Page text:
Legislation enacted in 2016 (AB 72), protects consumers from “surprise” balance-bills for non-emergency services. AB 72 requires health plans and entities delegated payment function by health plans (“payors”) to reimburse noncontracting individual health professionals (“noncontracting providers”) at a specified rate for services rendered at, or as a result of services rendered at, a contracting facility. The law requires the DMHC to conduct an independent dispute resolution process (AB 72 IDRP) that allows a noncontracting provider or payor to dispute whether payment of the specified rate was appropriate. The law also requires the DMHC to establish the AB 72 Uniform Written Procedures and Guidelines for the submission, receipt, processing, and resolution of claims submitted to the AB 72 IDRP.
Once a noncontracting provider or payor submits an AB 72 IDRP Application, the opposing party is required by law to participate in the AB 72 IDRP. AB 72 does not apply to emergency services and care, dental providers, or to Medi-Cal managed care plans. AB 72 authorizes the DMHC to contract with one or more independent organizations to conduct the AB 72 IDRP. The decision of the independent organization is binding on the parties, but after completing the AB 72 IDRP, a dissatisfied party may pursue any right, remedy, or penalty established under any other applicable law. The AB 72 IDRP is conducted electronically through a web-based portal that is managed by MAXIMUS Federal Services, Inc. (MAXIMUS), the independent organization currently conducting the AB 72 IDRP.
Do I Qualify?
Noncontracting providers and payors that dispute the appropriateness of the amount received or paid for non-emergency services most commonly subject to Health and Safety Code Section 1371.9 may be eligible to submit an AB 72 IDRP Application.
Noncontracting providers and payors may request independent review through the AB 72 IDRP for an individual claim or multiple claims (up to 50) involving the same or similar services, same noncontracting provider and the same health care service plan.
If you are a provider and these parameters do not apply to you, you may still be eligible for the DMHC’s Emergency Services IDRP, or you may be able to file a Complaint Against a Plan.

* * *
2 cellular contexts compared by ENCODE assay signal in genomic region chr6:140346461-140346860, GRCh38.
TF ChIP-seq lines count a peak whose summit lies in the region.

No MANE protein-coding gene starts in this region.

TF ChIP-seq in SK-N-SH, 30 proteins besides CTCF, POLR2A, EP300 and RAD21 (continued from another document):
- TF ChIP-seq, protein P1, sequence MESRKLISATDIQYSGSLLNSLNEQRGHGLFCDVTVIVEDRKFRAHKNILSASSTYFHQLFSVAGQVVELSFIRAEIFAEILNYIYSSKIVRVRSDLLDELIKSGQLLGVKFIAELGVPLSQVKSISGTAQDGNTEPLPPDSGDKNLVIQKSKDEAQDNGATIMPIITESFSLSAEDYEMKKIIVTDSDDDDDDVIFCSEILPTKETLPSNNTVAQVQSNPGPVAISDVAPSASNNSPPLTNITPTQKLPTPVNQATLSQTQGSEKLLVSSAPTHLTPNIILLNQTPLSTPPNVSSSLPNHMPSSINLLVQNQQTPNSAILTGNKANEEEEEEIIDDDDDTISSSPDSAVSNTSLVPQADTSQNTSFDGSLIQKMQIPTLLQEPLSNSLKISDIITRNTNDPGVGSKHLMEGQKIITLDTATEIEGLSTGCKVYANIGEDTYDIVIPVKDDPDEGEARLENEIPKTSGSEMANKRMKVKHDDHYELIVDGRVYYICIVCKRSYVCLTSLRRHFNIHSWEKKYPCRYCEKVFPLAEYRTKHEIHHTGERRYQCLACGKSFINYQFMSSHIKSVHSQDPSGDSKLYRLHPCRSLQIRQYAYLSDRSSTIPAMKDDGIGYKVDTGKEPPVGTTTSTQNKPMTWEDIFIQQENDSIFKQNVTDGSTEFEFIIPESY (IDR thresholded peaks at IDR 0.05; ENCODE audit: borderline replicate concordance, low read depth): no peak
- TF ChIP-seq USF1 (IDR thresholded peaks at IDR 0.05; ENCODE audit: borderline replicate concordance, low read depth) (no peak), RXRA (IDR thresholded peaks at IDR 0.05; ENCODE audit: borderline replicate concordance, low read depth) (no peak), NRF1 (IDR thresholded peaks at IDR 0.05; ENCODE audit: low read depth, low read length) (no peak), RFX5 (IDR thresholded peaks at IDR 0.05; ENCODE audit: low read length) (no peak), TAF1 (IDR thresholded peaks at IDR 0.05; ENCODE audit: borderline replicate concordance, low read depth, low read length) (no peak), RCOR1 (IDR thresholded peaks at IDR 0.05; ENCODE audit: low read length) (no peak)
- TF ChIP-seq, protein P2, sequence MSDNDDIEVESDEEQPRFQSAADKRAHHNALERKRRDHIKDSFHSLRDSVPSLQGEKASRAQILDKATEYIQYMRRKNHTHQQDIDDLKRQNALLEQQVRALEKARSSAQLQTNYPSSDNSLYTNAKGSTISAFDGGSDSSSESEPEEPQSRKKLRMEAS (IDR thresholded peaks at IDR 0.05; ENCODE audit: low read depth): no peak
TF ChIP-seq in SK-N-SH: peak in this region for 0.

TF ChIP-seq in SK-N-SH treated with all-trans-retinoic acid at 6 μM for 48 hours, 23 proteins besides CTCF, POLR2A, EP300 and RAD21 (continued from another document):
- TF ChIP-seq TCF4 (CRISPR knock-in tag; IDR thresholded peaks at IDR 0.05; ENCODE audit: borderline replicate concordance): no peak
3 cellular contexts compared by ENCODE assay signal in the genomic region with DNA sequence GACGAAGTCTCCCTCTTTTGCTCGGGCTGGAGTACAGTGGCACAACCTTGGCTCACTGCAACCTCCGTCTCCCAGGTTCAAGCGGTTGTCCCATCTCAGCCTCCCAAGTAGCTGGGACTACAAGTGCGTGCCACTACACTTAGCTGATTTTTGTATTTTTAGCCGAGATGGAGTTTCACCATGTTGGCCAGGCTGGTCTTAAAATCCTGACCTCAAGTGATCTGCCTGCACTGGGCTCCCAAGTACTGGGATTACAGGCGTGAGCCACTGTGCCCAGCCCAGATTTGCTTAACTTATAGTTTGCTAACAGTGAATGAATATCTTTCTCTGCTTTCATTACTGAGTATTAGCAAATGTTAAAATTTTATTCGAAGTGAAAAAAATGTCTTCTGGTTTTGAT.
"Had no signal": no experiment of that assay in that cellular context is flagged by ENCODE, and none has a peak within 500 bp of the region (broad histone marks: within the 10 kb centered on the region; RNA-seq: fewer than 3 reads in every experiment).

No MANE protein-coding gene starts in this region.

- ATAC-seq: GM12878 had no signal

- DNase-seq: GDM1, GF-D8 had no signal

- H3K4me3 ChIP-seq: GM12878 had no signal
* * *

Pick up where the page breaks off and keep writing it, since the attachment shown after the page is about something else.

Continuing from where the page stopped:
Eligible claim disputes are those disputes that are subject to DMHC jurisdiction and meet all of the following criteria:
- The disputed claim must be for services rendered on or after July 1, 2017.
- The disputed claim must be for non-emergency services. If there is an unresolved dispute as to whether the health care service(s) at issue is non-emergent, the claim does not qualify for the AB 72 IDRP.
- The disputed claim must be for covered services provided at a contracting health facility, or provided as a result of covered services at a contracting health facility, by a noncontracting individual health professional.
- The noncontracting provider has completed the health plan or payor’s Provider Dispute Resolution (PDR) process within the last 365 days.
- The noncontracting provider is not a dentist.
- The payor is not a Medi-Cal managed health care service plan or any other entity that enters into a contract with the State Department of Health Care Services.
Claim disputes that do not meet all of the criteria listed above, including disputes concerning claims that have not been submitted to (and completed) the health plan or payor’s Provider Dispute Resolution (PDR) process, are ineligible for the AB72 IDRP. This includes:
- Claim disputes that are not subject to DMHC jurisdiction.
- Late payment disputes.
- Interest payment disputes.
- Disputes concerning emergency services or the level of care provided.
- Claim disputes with health plans licensed or regulated by another state.
- Disputes regarding claims that do not involve covered benefits.
- Claims denied on the basis that the services were not medically necessary or were experimental/investigational in nature.